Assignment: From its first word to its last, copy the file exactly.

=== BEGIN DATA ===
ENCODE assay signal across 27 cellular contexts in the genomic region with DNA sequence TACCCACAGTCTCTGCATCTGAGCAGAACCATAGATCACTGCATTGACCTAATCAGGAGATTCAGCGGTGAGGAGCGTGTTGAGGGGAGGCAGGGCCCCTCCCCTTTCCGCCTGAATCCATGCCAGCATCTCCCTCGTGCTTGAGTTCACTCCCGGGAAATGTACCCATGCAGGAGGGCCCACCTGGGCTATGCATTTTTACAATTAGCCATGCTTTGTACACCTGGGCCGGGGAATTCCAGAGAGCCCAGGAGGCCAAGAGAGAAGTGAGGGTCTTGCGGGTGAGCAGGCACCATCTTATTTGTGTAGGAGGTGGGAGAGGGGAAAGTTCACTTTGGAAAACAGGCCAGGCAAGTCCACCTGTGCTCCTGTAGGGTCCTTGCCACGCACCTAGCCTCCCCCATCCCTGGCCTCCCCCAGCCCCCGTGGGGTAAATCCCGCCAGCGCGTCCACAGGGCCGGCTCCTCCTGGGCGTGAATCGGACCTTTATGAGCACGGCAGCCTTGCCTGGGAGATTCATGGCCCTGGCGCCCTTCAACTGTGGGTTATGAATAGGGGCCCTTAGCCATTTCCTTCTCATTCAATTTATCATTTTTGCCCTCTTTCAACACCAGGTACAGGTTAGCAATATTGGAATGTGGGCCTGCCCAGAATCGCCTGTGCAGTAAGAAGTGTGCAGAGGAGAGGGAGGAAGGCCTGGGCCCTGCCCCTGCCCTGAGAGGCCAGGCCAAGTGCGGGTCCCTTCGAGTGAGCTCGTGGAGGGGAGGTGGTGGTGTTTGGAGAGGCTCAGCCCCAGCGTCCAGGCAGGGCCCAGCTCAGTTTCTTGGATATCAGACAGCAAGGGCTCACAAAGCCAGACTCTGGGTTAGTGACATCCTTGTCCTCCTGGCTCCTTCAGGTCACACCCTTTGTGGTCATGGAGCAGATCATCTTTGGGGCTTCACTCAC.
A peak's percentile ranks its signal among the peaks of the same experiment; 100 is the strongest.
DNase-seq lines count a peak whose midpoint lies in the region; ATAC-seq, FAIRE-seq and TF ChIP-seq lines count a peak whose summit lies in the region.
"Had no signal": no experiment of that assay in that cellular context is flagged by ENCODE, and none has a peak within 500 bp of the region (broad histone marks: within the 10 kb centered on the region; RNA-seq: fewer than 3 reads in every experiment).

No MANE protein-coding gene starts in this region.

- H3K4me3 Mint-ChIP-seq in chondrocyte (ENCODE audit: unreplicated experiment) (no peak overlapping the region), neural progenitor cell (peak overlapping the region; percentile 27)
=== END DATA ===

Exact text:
ENCODE assay signal across 27 cellular contexts in the genomic region with DNA sequence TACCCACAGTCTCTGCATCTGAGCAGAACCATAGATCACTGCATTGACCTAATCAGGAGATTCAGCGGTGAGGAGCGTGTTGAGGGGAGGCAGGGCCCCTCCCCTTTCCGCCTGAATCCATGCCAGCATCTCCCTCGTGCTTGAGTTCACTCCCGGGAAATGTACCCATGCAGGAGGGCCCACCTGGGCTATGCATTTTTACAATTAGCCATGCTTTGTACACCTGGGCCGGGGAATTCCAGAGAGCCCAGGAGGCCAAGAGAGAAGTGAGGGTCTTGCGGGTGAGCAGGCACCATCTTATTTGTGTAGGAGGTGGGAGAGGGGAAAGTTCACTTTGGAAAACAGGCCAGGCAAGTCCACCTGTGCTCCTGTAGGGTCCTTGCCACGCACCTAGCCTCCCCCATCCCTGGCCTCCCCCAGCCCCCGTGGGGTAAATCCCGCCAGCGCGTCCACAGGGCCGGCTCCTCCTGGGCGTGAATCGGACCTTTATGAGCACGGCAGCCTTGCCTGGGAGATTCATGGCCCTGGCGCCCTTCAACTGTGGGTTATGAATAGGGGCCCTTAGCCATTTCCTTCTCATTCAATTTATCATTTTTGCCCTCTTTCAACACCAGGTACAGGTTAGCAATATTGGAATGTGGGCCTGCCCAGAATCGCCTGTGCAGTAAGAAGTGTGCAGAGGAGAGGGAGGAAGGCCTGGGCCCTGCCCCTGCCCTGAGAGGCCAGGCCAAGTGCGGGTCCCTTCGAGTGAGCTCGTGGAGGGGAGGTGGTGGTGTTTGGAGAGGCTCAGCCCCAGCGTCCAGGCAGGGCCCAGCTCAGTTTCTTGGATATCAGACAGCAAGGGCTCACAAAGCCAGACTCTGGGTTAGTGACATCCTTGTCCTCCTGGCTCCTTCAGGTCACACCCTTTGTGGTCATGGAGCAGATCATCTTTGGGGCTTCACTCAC.
A peak's percentile ranks its signal among the peaks of the same experiment; 100 is the strongest.
DNase-seq lines count a peak whose midpoint lies in the region; ATAC-seq, FAIRE-seq and TF ChIP-seq lines count a peak whose summit lies in the region.
"Had no signal": no experiment of that assay in that cellular context is flagged by ENCODE, and none has a peak within 500 bp of the region (broad histone marks: within the 10 kb centered on the region; RNA-seq: fewer than 3 reads in every experiment).

No MANE protein-coding gene starts in this region.

- H3K4me3 Mint-ChIP-seq in chondrocyte (ENCODE audit: unreplicated experiment) (no peak overlapping the region), neural progenitor cell (peak overlapping the region; percentile 27)